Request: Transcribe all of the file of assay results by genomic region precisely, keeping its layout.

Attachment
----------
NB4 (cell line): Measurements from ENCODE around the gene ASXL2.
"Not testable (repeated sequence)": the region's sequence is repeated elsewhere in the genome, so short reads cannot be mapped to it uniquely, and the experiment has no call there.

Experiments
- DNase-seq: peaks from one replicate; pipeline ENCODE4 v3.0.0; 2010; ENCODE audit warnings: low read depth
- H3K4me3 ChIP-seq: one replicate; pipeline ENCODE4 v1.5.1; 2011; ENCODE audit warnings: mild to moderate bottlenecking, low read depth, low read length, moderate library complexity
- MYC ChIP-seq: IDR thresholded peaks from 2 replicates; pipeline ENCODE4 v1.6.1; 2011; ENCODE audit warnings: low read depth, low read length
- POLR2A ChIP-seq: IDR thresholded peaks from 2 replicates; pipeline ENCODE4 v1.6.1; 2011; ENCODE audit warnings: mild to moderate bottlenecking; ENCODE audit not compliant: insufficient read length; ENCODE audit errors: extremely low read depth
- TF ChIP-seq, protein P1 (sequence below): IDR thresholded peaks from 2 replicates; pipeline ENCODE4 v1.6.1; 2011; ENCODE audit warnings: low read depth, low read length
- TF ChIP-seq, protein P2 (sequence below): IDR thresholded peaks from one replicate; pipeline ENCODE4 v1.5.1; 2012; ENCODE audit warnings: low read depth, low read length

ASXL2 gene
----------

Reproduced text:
NB4 (cell line): Measurements from ENCODE around the gene ASXL2.
"Not testable (repeated sequence)": the region's sequence is repeated elsewhere in the genome, so short reads cannot be mapped to it uniquely, and the experiment has no call there.

Experiments
- DNase-seq: peaks from one replicate; pipeline ENCODE4 v3.0.0; 2010; ENCODE audit warnings: low read depth
- H3K4me3 ChIP-seq: one replicate; pipeline ENCODE4 v1.5.1; 2011; ENCODE audit warnings: mild to moderate bottlenecking, low read depth, low read length, moderate library complexity
- MYC ChIP-seq: IDR thresholded peaks from 2 replicates; pipeline ENCODE4 v1.6.1; 2011; ENCODE audit warnings: low read depth, low read length
- POLR2A ChIP-seq: IDR thresholded peaks from 2 replicates; pipeline ENCODE4 v1.6.1; 2011; ENCODE audit warnings: mild to moderate bottlenecking; ENCODE audit not compliant: insufficient read length; ENCODE audit errors: extremely low read depth
- TF ChIP-seq, protein P1 (sequence below): IDR thresholded peaks from 2 replicates; pipeline ENCODE4 v1.6.1; 2011; ENCODE audit warnings: low read depth, low read length
- TF ChIP-seq, protein P2 (sequence below): IDR thresholded peaks from one replicate; pipeline ENCODE4 v1.5.1; 2012; ENCODE audit warnings: low read depth, low read length

ASXL2 gene